It’s a nice idea, isn’t it? Getting rid of all the fol-de-rol and the bells and whistles, so that you can concentrate on the essential things.
I’m thinking about this particularly with regard to music, and the teaching of music. A year ago, I thought all my face-to-face work would disappear and I’d be destitute. Fortunately, that didn’t happen and I managed to maintain a high percentage of my work, keeping many people engaged with music in their own homes. But at the beginning of the pandemic, I came up with a project I could do – not to make money, but to connect with people and help them learn about music.
I thought my idea was a simple one: make a series of YouTube videos explaining and illustrating the basic principles of music. There are plenty of tutorial videos out there, some of them very good, but many more are too complicated, too simplistic, too excitable, too dull, too confusing, too American, or just plain wrong. I wasn’t aiming to be an influencer, just to find a way of doing what I do in Covid times.
This project has been on my “To do” list for a year now and it has not progressed very far. I tried making a couple of videos and I discovered several things. Firstly, that I look really grumpy if I’m not actively smiling. Secondly, that I say Um quite a lot. And also that even when I understand things well, off the cuff I don’t always describe them clearly. There were technical things too: the microphone I bought didn’t work and getting the lighting right was tricky.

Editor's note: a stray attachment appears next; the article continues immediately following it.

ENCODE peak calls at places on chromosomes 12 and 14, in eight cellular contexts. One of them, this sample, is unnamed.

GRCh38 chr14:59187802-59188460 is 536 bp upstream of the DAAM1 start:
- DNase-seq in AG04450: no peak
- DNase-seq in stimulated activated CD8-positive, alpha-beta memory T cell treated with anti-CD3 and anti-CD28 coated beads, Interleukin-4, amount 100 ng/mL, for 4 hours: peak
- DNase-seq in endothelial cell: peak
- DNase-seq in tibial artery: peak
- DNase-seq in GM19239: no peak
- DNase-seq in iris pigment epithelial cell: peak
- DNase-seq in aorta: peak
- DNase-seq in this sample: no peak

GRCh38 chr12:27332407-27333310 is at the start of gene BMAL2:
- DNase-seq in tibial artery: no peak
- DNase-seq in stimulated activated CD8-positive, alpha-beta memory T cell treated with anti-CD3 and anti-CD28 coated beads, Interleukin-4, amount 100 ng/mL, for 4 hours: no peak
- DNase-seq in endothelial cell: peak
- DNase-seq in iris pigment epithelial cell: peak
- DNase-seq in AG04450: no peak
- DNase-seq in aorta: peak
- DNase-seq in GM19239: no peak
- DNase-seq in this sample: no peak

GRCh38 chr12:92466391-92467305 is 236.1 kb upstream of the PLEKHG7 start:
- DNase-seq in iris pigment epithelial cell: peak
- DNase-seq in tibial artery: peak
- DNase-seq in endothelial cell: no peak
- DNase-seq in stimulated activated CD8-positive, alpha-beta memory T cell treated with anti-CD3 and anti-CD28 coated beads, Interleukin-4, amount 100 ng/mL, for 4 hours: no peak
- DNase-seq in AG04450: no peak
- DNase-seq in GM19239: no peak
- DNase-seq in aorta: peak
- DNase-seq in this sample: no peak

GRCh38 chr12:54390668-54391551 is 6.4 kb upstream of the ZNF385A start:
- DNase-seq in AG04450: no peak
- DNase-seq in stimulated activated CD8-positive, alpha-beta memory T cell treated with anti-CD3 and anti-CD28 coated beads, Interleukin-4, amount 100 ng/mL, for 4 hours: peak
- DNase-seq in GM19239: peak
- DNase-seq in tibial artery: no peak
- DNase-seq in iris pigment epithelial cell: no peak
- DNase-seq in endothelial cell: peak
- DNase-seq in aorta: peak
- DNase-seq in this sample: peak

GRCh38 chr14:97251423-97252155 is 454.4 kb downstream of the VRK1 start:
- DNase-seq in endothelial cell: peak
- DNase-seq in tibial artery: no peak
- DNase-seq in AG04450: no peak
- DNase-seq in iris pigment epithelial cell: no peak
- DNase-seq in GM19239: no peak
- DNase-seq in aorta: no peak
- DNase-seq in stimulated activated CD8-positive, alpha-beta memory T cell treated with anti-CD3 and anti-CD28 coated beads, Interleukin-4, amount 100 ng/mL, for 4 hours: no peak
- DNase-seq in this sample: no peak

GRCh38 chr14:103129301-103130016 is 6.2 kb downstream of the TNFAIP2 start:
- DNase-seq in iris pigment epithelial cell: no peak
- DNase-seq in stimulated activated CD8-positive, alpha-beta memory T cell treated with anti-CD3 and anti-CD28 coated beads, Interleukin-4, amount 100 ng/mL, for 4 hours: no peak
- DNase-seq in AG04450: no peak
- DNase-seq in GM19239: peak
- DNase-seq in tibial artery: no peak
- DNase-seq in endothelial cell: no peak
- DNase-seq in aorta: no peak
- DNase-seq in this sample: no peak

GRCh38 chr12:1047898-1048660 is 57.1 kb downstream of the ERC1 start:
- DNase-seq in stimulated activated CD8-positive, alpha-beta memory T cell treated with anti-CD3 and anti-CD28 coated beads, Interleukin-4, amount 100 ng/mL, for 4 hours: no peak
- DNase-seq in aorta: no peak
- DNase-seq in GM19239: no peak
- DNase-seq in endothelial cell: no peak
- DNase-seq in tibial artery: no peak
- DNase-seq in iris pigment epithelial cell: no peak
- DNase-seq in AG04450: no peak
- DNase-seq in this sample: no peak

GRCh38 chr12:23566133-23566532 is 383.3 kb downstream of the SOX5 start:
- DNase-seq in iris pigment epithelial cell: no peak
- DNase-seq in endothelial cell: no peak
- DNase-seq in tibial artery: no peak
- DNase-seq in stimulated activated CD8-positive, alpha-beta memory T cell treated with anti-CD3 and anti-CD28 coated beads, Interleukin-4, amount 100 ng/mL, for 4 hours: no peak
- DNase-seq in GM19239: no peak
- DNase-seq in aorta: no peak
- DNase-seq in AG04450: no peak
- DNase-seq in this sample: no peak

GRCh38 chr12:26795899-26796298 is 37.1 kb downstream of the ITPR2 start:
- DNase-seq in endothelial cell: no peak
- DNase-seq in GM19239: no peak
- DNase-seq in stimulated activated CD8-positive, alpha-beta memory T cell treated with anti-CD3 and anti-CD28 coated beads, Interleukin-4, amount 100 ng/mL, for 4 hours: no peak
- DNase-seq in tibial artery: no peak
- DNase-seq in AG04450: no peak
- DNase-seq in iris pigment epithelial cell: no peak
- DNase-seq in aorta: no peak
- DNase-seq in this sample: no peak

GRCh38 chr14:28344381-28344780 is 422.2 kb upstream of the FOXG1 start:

I was aiming to keep each video short – five minutes or less, to suit the medium. This was why I was trying to really pare back to the essentials.
I started off with what I thought was a basic building block of music. Easy, I thought, I will just introduce this one concept. Soon, though, I realised I’d used another word that had a specific musicky meaning which needed to be explained. So maybe THAT should be part one and this other thing should be part two?
There are many terms in music that are words we use in everyday life. Words like bar, note, pulse, beat, even high and low – when you use them in a musical context they have a specific meaning. In addition, some words like note* and beat have more than one meaning, and it’s worth spending some time on precisely what is meant.
*Just to elaborate on this one: This can mean 1. the sound you hear, 2. the symbol on the page or 3.the physical thing you press down on a keyboard. These are three quite different things.
I’m glad I had this idea. I haven’t scratched it off my list yet and it has really helped clarify my thinking about the fundamental elements of music. Even if I don’t upload videos, it will inform my teaching.
I am now filled with admiration for everyone who makes a half-way decent video on YouTube about anything. Especially music.